ADA: What is a “Disability”? • ADA defines disability as: • Physical or mental impairment that “substantially limits one or more of major life activities; or • A record of such impairment; or • Being regarded as having such an impairment. • Determination is decided on a case-by-case basis. Blindness, AIDs, alcoholism, heart disease, cancer paraplegia, diabetes, morbid obesity
ADA: “Reasonable Accommodation” • Reasonable Accommodation. If an employee with a disability can perform the job with reasonable accommodation, without undue hardship on the employer, the accommodation must be made. • Examples: wheelchair ramps, flexible working hours, improved training materials.
Reasonable Accommodation • Accommodation. Employers are required to reasonably accommodate the needs of persons with disabilities. • Alter Work Space. Reasonable accommodations may include altering job-application procedures, modifying the physical work environment, and permitting more flexible work schedules. • Cannot Accommodate All. Employers are not required to accommodate the needs of all workers with disabilities. • Health and Safety Risks. For example, employers need not accommodate workers who pose a definite threat to health and safety in the workplace or those who are not otherwise qualified for their jobs. Surgeon with Aids
Disability Discrimination • ADA Exclusions: ADA specifically excludes homosexuality, bisexuality, sexual-behavior disorders, compulsive gambling, kleptomania and others. • Definition of “Major Life Activity”: Sexual impotence is a disability (Bragdon v. Abbott) while having a full functioning cardiovascular system is not (Weber v. Strippit). • Must “Substantially Limit” major life activity. • See Toyota Motor Mfg. v. Williams (2001) – rejected by 2008 amendments – future slide covers definition. • Carpal tunnel – could not work but could garden, brush teeth, etc.
ADA: Defenses • Reasonable Accommodation Without Undue Hardship: accessible work facilities, modified work schedules, equipment and training modifications, and providing readers or interpreters as needed. • Undue Hardship: when a reasonable accommodation is not required; for example, the cost of the accommodation and the size of the business. • Business Necessity: discrimination is warranted if applicant cannot do the job.
Sutton v. United Airlines, Inc. Case Holding Rejected by New ADA Amendment 2008 • Facts. • Wear Glasses. Karen and Kimberly Sutton, without corrective lenses, can’t see well enough to do things such as drive, watch T.V., or shop, but with corrective measures, each functions identically to individuals without similar impairment. • Applied to Work as Pilots for United Airlines. In 1992, they applied to United Airlines, Inc. (UA), for employment as commercial airline pilots. • Met All Requirements Except Vision. They met all requirements except the UA’s minimum vision requirement. The Suttons filed a suit alleging discrimination under the ADA. The court dismissed their complaint. • Is United’s Requirement OK? • Comment for Consideration. When the ADA went into effect, the courts were faced with the challenge of interpreting the act’s provisions. Should Congress pay more attention to details when it drafts legislation? Is it appropriate for the courts to assume such “lawmaking’ responsibilities?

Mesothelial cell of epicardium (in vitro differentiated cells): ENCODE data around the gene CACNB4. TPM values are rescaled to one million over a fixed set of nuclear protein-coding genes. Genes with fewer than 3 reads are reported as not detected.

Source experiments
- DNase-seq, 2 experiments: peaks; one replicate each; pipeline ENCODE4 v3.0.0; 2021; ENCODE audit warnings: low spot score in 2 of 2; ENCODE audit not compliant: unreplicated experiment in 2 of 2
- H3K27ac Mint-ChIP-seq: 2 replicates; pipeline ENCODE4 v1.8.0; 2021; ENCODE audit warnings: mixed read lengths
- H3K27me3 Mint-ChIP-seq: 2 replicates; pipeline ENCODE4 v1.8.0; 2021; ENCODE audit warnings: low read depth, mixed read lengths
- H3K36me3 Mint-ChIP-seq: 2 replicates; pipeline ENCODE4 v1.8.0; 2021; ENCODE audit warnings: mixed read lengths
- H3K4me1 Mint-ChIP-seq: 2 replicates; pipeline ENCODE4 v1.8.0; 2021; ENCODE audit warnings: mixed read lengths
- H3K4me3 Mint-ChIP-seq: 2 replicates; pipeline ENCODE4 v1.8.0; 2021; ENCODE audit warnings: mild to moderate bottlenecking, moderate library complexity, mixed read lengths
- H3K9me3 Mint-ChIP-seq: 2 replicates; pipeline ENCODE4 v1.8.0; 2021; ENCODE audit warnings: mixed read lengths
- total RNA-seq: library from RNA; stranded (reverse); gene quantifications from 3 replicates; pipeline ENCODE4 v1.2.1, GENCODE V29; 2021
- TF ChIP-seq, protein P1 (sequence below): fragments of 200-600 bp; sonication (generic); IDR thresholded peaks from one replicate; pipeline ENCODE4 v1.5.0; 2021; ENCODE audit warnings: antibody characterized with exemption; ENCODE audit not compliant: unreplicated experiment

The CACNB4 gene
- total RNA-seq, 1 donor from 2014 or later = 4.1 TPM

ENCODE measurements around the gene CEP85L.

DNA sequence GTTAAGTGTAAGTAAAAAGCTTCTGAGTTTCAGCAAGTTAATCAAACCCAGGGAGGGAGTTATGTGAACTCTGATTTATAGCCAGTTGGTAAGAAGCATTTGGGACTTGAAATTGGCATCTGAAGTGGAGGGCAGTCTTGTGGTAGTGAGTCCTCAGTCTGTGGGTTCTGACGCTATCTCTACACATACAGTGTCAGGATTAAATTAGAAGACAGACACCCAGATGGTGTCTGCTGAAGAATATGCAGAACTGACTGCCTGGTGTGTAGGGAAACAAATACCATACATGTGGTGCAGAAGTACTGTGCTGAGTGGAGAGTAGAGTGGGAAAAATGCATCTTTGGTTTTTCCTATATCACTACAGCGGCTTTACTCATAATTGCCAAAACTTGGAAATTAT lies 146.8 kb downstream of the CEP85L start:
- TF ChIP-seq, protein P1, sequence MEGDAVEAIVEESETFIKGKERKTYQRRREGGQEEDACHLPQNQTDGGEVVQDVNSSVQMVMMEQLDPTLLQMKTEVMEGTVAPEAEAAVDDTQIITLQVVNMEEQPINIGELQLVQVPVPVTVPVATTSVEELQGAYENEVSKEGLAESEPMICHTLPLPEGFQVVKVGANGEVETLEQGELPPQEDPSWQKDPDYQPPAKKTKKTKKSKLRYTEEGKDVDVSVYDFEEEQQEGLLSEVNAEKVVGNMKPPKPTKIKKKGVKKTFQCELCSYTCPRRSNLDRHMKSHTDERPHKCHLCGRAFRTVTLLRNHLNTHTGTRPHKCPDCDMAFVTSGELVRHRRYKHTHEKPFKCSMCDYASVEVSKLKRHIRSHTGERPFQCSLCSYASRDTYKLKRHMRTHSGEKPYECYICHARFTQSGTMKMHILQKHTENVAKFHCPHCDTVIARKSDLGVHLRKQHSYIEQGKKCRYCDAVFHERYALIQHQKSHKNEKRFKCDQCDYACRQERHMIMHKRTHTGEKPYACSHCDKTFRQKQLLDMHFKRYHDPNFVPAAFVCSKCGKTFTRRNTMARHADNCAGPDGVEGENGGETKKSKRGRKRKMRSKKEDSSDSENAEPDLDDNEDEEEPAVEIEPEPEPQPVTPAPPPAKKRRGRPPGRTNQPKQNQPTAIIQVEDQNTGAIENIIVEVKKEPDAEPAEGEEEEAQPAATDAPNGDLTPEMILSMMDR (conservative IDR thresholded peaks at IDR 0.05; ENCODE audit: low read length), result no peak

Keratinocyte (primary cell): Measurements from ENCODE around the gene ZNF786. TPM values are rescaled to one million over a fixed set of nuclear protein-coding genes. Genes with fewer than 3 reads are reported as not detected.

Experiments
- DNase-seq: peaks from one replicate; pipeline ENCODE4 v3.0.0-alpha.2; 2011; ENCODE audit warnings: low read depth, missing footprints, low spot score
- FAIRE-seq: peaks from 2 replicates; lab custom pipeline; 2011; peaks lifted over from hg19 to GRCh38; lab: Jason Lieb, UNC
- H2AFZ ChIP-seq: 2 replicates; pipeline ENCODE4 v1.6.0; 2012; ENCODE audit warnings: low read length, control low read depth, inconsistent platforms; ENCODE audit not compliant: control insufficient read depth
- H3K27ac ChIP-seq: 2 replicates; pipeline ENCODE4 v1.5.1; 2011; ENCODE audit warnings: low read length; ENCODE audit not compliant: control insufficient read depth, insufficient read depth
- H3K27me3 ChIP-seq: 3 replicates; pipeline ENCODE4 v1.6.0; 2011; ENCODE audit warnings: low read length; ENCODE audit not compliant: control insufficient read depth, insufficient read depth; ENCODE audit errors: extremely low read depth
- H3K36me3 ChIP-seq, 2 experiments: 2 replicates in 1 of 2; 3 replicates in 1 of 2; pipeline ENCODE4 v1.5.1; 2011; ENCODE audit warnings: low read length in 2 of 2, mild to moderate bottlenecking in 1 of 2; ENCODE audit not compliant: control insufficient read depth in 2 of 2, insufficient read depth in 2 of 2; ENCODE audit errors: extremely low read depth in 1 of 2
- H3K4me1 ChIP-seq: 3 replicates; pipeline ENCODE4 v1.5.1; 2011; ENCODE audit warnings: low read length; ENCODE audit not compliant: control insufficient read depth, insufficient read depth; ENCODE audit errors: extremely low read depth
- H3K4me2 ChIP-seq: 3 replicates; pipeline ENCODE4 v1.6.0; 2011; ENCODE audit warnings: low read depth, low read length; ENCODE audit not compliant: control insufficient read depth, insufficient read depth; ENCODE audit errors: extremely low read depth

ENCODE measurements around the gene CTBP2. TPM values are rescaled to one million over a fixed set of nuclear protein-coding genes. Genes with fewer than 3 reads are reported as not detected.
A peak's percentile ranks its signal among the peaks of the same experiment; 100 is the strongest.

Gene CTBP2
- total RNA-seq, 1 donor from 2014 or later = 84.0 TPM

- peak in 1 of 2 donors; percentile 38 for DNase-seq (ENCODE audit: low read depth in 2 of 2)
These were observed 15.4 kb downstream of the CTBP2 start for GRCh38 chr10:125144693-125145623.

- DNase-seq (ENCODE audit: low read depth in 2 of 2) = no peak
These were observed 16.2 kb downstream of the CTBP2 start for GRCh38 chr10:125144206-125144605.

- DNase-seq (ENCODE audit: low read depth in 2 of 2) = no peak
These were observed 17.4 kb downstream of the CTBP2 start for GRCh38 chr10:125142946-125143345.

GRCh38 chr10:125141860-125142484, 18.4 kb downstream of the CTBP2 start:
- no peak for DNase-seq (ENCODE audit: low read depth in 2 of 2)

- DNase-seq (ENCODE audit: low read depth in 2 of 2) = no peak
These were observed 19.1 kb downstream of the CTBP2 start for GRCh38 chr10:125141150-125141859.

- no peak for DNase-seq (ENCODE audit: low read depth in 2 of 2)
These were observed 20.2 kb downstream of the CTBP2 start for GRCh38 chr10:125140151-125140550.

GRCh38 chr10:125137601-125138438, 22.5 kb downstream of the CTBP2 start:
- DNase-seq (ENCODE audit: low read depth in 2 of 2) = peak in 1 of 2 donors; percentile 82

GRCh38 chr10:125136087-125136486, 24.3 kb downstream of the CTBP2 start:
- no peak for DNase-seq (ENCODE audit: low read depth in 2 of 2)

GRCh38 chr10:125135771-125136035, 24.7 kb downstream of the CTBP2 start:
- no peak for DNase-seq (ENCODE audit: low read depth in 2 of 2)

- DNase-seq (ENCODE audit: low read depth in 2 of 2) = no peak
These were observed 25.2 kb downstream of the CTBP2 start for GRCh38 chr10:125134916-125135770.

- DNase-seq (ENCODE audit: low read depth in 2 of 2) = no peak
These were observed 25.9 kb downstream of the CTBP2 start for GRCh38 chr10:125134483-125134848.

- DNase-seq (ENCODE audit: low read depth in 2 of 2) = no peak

2008 Amendments to ADA • Broader Interpretation -“shall be construed in favor of broad coverage of individuals under this Act…” • Rejected Toyota case “an individual must have an impairment that prevents or severely restricts the individual from doing activities that are of central importance to most people’s lives.” • Sutton Rejected – “ordinary eyeglasses or contacts lenses” are not mitigating measures – “low-vision devices” are.
Family and Medical Leave Act of 1993 • Must Allow Leave. Employer must allow an employee leave time for certain family situations – care of spouse, parents, kids or birth or adoption. . • 12 Months and 1,250 Hours. Employee must have worked for at least 12 months and at least 1,250 hours of employment. • 12 Weeks Unpaid Leave. Eligible employees may receive up to 12 weeks of unpaid leave per year. • Return to Same Position. If Plaintiff prevails, Employer is required to restore the employee to same position or equivalent with same benefits, pay, etc.
Veterans’ Reemployment Rights • Uniformed Services Employment and Reemployment Rights Act (1994). • Protects civilian jobs. • Requires employer to rehire covered employees, including those in federal and state government.
Extraterritorial Reach of American Employment Law • 1991 Congress amended Title VII to protect U.S. citizens in a foreign country. • ADA and ADEA also apply extraterritorially. • EEOC provides guidance.
MI Amends constitution to “bans public institutions from using affirmative-action programs that give preferential treatment to groups or individuals based on their race, gender, color, ethnicity or national origin from public employment, education or contracting purposes.” Affirmative Action Jennifer Gratz • Affirmative action programs go one step beyond non-discrimination: they are designed to “make up” for past patterns of discrimination by giving preferential treatment to protected classes. • Bakke– Intermediate scrutiny – quotas not permitted • Adarand– strict scrutiny • Gratz v. Bollinger (2003) Undergraduate College. – automatic 20 points for minority students – not permitted • Grutter v. Bollinger (2003) Law School.Can consider minority status as a “plus factor” permitted “Preference for Alumni Children in College Admission Draws Fire” … “Overwhelmingly the legacy preferences benefit whites” WSJ